Each shaft has a plurality of large circular discs 34 mounted thereon for rotation therewith. The discs 34 are formed of a suitable rigid material such as polystyrene, aluminum, polyethylene or the like, and each is provided with a hub 35 which is keyed to the associated shaft. These biological discs which typically have a diameter of approximately 10 feet are partially submerged in the waste water to an extend approximating one-half of their diameter. It will be appreciated that the diameter is determined by the particular application. It will also be noted that the discs on one shaft are disposed in overlapped relation with respect to the discs on the adjacent shaft.
In this respect, it will be noted that the hub 35 for each disc has a pair of axially spaced apart outwardly opening annular recesses 36 therein, the recesses in each hub being located on opposite sides of the associated disc. These annular recesses 36 of each hub 35 receive therein the peripheral portions of the circular disc on the adjacent shaft. Thus the discs on an adjacent shaft are disposed in overlapped relation to an extent approximating one-half their diameter. The coaction of the peripheral portions of the discs in the annular recesses of the hub of a disc on the adjacent shaft end to center the disc and prevents axial wobble.
In the embodiments shown, each disc is provided with elongate ribs 37 formed on opposite faces thereof, these ribs being arranged in the form of concentric rings and radial lines, and each projecting axially outwardly approximately one-fourth to one-sixteenth of an inch. These ribs serve to prevent adjacent discs from engaging each other in face-to-face relation and provide rigidity for the discs to diminish wobble and fatigue. It will also be noted that each compartment has a plurality of discs mounted therein, and in the embodiments shown, all of the discs are rotated in the same direction but may be rotated in the opposite direction in some applications.
The curved top wall 21a of the cover is provided with a plurality of guide devices 38 each including a bar 39 which is attached to the top wall as best seen in FIG. 2. The bar 39 is provided with a plurality of vertical guide elements 40 which depend downwardly therefrom, the spacing between adjacent guide elements being slightly greater than the thickness dimension of the disc. It will be noted that adjacent guide elements are disposed closely adjacent opposite faces of each disc mounted on a shaft. These guide elements also serve to prevent axial movement of the disc relative to the shaft.
In operation, the circular disc will be rotated at a predetermined velocity which is optimum for growth of biological matter on opposite surfaces of the disc which are used in the biological treatment of waste water. The time each portion of each disc is exposed to the air and is submerged below the surface of the waste water is adjusted for optimum growth of the biological material and for optimum digestion of the waste material in the waste water.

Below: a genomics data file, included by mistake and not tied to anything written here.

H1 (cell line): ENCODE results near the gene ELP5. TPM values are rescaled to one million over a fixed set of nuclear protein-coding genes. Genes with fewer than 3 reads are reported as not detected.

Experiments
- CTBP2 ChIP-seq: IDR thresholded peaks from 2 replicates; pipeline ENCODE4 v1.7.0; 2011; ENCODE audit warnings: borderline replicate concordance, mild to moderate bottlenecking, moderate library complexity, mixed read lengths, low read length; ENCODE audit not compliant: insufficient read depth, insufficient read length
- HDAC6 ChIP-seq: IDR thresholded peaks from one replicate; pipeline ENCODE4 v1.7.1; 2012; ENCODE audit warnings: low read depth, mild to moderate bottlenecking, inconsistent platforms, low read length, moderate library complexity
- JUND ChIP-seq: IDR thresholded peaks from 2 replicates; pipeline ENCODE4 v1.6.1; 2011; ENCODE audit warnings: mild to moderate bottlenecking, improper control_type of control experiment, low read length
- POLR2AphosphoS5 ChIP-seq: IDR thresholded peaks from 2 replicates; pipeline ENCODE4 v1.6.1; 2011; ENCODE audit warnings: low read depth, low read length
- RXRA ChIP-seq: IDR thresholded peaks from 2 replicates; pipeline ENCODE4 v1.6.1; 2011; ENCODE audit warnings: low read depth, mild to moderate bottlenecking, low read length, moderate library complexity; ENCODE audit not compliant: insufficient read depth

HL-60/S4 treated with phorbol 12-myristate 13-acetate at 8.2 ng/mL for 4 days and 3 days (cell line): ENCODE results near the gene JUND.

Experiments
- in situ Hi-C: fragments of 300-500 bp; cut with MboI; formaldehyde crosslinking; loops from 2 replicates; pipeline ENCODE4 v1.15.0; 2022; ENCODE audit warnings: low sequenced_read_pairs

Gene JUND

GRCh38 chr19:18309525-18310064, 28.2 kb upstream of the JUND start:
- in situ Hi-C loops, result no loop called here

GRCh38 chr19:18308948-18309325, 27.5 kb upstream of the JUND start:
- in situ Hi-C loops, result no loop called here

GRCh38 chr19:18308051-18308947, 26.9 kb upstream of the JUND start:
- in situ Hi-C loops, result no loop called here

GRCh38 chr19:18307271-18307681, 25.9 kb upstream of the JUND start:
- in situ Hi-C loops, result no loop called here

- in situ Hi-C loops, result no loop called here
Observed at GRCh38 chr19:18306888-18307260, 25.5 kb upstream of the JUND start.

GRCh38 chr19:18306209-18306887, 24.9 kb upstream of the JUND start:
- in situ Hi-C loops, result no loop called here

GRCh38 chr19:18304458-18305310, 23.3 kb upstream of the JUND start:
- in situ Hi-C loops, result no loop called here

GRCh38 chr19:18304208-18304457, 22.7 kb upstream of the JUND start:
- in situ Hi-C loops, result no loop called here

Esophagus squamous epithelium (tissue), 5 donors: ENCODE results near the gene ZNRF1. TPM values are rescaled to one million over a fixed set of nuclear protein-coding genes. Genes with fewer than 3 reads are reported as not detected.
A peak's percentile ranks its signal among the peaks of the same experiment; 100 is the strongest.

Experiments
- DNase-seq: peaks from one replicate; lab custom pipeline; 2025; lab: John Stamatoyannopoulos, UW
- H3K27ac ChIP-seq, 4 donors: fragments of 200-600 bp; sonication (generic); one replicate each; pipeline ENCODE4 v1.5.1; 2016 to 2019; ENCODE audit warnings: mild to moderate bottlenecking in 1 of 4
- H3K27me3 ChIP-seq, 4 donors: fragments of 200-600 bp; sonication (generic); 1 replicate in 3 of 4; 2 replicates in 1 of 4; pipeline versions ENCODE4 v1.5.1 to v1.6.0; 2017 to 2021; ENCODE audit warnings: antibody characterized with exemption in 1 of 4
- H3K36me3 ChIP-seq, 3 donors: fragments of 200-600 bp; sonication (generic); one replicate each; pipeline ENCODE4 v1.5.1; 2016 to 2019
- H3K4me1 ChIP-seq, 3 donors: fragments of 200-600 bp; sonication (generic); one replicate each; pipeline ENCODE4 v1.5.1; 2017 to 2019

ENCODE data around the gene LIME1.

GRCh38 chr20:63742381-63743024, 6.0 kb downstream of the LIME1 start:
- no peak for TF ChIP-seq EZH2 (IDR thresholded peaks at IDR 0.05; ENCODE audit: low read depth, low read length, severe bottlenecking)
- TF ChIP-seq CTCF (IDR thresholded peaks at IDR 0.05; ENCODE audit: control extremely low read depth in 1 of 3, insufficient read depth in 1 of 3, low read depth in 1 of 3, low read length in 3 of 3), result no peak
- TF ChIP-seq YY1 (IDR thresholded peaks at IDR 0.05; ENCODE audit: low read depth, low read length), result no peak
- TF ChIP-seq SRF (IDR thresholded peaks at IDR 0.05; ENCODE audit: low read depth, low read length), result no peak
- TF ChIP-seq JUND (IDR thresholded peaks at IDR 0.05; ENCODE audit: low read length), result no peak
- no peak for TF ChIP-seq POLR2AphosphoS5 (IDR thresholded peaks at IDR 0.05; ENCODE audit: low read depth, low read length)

The waste water will be caused to flow longitudinally through each tank or compartment within a tank and along the surfaces of the discs because of the unique arrangement of the inlet, outlet and passage means which intercommunicate the compartments. Since the waste water flows along the surfaces of the overlapped discs, maximum contact of the waste water is obtained with the biological material growing on the disc surface. The lapped relation of the discs also increases the effective surface area of the disc as compared to the conventional rotating disc treatment system. It has been found that the interlapped relation of the disc increases agitation of the biological material growing on the disc surfaces with the waste water. This improved agitation increases contact of the organic material in the waste water with the biological material on the disc surfaces, and increases oxygen diffusion to the biological matter and the waste water itself. The overall effect of this improved process with the interlapped system is a greater organic reduction of the treated waste water as compared to a conventional RBS system having a comparable amount of surface area defined by the rotating disc.
During digestion of the waste material in the waste water, heat is generated since the reaction is usually exothermic. Thus the waste water becomes heated and this enhances the biological activity. However, in colder climates, the waste water is often cooled by the cold air and in such colder climates, the tank is preferably provided with a cover. It is also desirable to aerate the portions of the disc which project above the surface of the water. In the embodiments shown, air is introduced from the outside through the inlet 17 and passes through the passage 16 where it is preheated by a heat exchange action with the heated side lower wall 14 of the tank. Thereafter, the heated air is directed through the outlet and through the fan chamber or by vents to the cover where it is blown into the tank chamber 22 so that the disc and biological material growing thereon is aerated with warm air. This enhances the growth and biological activity of this material.
From the foregoing description, it will be seen that I have provided a novel biological water treatment apparatus which is of compact construction. Because of its compact construction, my novel treatment apparatus may be shipped in an assembled condition, and this is difficult and costly with the conventional system.
Thus it will be seen that I have provided a novel biological waste water treatment apparatus which is not only of simple and inexpensive construction, but one which functions in a more efficient manner than any heretofore known comparable device.
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|U.S. Classification||210/150, 261/92|
|Cooperative Classification||C02F3/082, Y02W10/15|